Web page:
One of the advantages most often mentioned when we talk about developing products and solutions using additive manufacturing is customisation. The fact that we can manufacture very short or even one-off series at an affordable cost allows us to make customised parts for a user.
The field of sport is particularly likely to benefit from this possibility offered by technology. Here are three examples of product design using 3D printing to meet individual needs.
Among all the proposals currently available, not only for bicycles but also for components, one of the most interesting to me is that of Kinazo, a Bratislava-based design and product development studio.
The Slovakian brand has teamed up with Volkswagen to create its E-1, an electric enduro bike. The original prototype frame, welded in 11 different parts, was made in one piece in aluminium on the Concept Laser X Line 2000R (800 x 400 x 500 mm) that the German car manufacturer has in Slovakia. 
Without having a particularly striking design, it achieves its objective: to offer a functional and customisable solution in terms of size, shape or design to not only fit the athlete’s physique but also their activity, being able to reinforce certain areas that are considered critical.
To move, a climber relies on his hands and feet. He needs his hands free to optimise his grip, so the only equipment he wears are the climbing shoes. These, to get the best grip, must be very close to the foot and are normally bought one or several sizes below the usual size.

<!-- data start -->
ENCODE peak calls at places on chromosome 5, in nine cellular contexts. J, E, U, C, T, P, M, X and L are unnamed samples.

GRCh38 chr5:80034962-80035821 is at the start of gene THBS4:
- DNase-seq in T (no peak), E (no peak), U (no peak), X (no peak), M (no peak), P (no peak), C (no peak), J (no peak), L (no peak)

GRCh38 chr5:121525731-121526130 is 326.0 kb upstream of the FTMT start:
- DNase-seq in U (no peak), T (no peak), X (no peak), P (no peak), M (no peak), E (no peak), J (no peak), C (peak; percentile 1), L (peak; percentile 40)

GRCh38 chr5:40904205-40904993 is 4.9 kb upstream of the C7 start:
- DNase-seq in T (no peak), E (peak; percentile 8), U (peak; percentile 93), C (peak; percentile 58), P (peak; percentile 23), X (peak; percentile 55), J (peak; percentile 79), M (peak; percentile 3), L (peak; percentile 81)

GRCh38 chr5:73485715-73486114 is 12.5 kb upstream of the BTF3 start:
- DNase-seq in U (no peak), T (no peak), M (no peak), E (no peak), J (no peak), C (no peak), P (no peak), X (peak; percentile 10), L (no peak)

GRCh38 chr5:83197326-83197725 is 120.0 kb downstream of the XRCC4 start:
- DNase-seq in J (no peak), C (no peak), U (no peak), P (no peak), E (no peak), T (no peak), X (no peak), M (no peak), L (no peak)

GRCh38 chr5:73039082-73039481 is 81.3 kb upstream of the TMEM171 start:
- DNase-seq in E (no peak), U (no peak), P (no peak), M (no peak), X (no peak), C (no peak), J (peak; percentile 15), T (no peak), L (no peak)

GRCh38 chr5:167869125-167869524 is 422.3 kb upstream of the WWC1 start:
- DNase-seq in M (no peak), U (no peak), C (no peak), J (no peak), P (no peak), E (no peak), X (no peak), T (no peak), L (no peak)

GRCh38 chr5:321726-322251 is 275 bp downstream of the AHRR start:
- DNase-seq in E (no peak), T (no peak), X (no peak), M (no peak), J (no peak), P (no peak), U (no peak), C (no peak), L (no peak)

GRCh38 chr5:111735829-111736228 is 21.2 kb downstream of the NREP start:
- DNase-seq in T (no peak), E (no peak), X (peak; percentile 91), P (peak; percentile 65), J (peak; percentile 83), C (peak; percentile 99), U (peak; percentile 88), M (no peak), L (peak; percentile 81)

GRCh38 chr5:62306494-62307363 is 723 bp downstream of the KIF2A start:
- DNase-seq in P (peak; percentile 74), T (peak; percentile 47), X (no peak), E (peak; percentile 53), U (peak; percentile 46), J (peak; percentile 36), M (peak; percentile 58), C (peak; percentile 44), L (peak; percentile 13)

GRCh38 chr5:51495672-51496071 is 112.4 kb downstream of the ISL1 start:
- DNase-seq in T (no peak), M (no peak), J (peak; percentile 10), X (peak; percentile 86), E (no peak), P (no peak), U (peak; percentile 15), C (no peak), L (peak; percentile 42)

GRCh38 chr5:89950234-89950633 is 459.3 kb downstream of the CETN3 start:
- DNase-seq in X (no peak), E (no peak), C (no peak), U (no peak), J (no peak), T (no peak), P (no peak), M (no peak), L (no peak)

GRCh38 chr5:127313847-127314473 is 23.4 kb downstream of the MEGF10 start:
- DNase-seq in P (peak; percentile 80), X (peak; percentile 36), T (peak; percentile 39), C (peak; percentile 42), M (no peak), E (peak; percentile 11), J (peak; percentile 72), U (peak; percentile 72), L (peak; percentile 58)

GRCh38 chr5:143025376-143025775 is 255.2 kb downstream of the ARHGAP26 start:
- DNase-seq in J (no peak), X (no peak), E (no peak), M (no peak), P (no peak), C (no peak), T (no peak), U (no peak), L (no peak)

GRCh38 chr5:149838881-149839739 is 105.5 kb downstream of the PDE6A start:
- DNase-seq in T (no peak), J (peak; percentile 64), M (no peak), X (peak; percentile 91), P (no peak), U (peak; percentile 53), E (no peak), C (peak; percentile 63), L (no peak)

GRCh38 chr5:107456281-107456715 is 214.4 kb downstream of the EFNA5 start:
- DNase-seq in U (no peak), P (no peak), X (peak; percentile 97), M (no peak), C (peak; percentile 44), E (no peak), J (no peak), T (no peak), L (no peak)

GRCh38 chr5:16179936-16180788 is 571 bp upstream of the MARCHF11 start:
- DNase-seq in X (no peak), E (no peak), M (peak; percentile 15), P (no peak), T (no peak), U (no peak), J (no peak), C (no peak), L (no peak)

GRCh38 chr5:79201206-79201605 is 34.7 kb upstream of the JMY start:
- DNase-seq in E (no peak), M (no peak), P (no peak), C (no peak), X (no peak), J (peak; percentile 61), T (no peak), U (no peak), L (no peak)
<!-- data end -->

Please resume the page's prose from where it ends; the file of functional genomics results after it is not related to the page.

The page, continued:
Why not make custom-made climbing shoes? Under this premise, students from the ELISAVA design university have conceived Athos with the support of the Leitat technology centre in Barcelona and its I AM 3DHUB initiative. The idea is based on making the design of the body of the shoe to measure on the scanning of the user’s foot to print it (HP, TPU material) and then add the bottom vulcanised and textiles manually. 
Their proposal to make climbing healthier, improving comfort and reducing the chances of injury and injury, has been a finalist in the Purmundus Challenge or James Dyson awards. With the prototype ready, it is expected to make its first sales in 2022.
Smith Optics, a company dedicated to the design and manufacture of protective eyewear for winter sports, has introduced additive manufacturing as one of its tools to offer new products. In this case, its I/O MAG Imprint 3D model enables each user to have goggles fully adapted to their facial contours.
“No more light leaks, air gaps or hot spots, the widest possible field of vision, and an all-day comfort so buttery your goggles are barely there.”
The process is similar to that of Athos, as it is the wearer who has to be scanned for the American company to manufacture the customised frame in MJF technology. The rest of the elements are standard, adaptable to each unique model. 
 Smith Optics